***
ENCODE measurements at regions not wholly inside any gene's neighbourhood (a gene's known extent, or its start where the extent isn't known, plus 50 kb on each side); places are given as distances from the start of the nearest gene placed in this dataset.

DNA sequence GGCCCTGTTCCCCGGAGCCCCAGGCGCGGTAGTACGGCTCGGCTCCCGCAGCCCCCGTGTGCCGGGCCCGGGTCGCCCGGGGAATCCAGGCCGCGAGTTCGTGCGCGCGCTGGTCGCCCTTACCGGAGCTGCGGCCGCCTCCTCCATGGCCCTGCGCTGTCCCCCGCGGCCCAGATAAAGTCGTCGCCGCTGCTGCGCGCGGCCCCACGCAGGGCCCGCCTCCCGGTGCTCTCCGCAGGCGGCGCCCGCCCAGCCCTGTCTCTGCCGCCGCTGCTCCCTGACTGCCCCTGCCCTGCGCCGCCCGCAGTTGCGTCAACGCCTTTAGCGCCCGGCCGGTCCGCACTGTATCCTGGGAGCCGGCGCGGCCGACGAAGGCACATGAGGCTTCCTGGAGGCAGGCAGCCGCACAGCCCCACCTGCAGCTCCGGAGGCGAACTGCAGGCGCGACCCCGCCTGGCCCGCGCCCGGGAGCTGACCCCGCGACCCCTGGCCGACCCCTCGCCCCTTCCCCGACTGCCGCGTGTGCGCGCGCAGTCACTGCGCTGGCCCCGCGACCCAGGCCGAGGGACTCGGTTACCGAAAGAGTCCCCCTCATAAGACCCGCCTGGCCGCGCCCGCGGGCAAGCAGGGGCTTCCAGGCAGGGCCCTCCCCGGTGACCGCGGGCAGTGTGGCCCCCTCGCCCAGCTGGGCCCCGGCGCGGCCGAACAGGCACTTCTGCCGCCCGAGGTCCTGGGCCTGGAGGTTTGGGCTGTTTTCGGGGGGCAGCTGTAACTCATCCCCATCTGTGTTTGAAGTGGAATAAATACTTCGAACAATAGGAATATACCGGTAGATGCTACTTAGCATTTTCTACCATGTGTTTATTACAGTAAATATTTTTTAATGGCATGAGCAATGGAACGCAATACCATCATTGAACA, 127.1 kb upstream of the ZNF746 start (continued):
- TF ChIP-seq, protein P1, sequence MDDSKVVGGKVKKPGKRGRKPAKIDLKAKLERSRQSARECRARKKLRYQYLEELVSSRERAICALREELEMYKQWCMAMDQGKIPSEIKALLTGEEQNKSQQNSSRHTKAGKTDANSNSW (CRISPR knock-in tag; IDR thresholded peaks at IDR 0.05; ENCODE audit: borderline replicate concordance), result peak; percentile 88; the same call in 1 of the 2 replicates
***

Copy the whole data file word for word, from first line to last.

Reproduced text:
ENCODE measurements at regions not wholly inside any gene's neighbourhood (a gene's known extent, or its start where the extent isn't known, plus 50 kb on each side); places are given as distances from the start of the nearest gene placed in this dataset.

DNA sequence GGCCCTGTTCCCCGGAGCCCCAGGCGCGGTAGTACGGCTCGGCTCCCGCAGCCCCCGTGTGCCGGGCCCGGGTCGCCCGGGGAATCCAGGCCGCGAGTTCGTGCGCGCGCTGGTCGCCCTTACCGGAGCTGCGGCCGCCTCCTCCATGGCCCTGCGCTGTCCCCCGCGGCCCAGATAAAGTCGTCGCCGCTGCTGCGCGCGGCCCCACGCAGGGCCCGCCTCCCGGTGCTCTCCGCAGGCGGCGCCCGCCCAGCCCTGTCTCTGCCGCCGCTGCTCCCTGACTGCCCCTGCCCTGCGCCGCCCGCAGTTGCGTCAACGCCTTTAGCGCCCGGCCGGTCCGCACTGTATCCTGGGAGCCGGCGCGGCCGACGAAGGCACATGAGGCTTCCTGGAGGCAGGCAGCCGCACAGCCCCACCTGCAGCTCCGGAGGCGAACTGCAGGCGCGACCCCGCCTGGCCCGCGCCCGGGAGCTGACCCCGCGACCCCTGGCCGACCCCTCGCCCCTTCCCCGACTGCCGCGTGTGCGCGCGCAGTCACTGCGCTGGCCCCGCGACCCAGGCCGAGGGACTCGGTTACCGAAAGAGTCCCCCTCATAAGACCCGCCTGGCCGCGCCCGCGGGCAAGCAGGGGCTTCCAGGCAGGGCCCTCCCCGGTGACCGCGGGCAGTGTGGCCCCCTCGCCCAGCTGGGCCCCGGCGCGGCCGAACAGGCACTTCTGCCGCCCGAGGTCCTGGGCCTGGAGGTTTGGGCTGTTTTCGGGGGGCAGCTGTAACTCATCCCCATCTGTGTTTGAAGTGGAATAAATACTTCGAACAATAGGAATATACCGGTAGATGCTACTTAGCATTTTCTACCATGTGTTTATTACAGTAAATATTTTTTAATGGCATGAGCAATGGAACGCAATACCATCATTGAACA, 127.1 kb upstream of the ZNF746 start (continued):
- TF ChIP-seq, protein P1, sequence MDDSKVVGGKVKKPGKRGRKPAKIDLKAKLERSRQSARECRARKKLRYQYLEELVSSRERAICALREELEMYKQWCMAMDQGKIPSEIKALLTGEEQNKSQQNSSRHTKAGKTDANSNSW (CRISPR knock-in tag; IDR thresholded peaks at IDR 0.05; ENCODE audit: borderline replicate concordance), result peak; percentile 88; the same call in 1 of the 2 replicates